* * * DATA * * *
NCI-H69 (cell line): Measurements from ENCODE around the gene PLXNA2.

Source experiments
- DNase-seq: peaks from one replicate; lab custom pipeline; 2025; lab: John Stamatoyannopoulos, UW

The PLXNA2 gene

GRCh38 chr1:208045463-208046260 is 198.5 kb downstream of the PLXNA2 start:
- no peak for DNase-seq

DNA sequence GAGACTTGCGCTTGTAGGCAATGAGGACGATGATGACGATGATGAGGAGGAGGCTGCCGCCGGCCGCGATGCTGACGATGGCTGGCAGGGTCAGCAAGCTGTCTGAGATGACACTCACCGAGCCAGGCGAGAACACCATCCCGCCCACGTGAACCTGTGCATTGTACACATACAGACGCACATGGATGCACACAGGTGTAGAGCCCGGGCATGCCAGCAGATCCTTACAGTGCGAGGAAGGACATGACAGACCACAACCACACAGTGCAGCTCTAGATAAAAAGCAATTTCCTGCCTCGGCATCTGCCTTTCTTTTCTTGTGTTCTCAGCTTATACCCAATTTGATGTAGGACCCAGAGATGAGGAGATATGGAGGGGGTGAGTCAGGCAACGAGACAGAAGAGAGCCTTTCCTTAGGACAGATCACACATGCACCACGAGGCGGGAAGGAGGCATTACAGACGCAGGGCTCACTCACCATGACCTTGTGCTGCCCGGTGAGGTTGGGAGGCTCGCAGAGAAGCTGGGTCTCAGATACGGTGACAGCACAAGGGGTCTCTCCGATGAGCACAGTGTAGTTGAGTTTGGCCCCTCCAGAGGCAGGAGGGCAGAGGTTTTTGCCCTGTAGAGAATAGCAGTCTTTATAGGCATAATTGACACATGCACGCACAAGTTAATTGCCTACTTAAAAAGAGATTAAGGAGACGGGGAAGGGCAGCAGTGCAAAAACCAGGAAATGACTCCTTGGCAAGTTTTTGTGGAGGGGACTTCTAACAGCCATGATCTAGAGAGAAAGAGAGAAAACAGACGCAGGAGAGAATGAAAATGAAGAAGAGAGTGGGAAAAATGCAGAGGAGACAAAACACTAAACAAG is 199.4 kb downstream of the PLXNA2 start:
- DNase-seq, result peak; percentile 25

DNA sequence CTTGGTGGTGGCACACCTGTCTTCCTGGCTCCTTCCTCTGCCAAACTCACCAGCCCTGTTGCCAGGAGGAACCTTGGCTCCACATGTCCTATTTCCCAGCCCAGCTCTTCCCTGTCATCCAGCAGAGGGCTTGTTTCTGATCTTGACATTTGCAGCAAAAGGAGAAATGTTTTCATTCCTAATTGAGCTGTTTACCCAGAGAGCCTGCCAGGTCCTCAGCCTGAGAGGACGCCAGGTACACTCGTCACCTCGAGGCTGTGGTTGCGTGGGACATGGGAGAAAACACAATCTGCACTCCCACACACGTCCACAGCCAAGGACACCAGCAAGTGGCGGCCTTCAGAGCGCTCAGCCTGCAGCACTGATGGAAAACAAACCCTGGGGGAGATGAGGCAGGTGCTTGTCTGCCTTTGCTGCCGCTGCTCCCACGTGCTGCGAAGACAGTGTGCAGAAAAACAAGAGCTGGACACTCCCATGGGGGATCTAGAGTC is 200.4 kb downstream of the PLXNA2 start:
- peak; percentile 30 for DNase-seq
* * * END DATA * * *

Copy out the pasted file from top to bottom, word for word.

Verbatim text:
NCI-H69 (cell line): Measurements from ENCODE around the gene PLXNA2.

Source experiments
- DNase-seq: peaks from one replicate; lab custom pipeline; 2025; lab: John Stamatoyannopoulos, UW

The PLXNA2 gene

GRCh38 chr1:208045463-208046260 is 198.5 kb downstream of the PLXNA2 start:
- no peak for DNase-seq

DNA sequence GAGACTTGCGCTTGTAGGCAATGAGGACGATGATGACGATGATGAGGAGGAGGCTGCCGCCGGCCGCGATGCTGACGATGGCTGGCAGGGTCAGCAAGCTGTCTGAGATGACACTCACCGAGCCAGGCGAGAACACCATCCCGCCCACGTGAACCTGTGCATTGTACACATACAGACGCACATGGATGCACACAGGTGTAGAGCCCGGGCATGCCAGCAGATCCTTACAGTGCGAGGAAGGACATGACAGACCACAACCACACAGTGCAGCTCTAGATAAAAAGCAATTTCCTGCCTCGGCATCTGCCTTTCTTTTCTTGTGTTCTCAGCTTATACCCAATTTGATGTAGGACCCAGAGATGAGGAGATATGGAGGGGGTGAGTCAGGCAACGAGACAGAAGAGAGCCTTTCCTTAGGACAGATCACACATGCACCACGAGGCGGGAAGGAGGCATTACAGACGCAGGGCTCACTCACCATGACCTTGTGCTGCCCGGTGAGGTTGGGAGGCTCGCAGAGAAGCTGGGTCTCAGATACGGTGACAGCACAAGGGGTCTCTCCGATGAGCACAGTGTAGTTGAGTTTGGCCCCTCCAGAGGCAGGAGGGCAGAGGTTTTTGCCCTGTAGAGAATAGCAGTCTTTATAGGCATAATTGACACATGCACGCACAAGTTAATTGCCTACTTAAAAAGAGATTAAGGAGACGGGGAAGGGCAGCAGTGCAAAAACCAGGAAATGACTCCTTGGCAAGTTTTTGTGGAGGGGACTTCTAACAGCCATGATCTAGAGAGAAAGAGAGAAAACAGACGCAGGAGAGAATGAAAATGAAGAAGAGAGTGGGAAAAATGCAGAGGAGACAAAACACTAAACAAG is 199.4 kb downstream of the PLXNA2 start:
- DNase-seq, result peak; percentile 25

DNA sequence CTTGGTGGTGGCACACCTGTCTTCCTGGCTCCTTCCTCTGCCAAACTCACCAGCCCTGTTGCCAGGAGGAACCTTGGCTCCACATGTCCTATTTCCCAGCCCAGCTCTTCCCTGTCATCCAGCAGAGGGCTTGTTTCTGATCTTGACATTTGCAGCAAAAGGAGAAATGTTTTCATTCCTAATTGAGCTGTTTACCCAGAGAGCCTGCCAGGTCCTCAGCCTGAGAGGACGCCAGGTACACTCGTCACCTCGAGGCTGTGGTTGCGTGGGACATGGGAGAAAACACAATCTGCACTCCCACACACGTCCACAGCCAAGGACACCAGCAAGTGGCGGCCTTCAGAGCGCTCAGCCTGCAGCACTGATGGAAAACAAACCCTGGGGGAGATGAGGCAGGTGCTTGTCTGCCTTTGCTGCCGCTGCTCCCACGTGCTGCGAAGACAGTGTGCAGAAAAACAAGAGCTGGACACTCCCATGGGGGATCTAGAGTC is 200.4 kb downstream of the PLXNA2 start:
- peak; percentile 30 for DNase-seq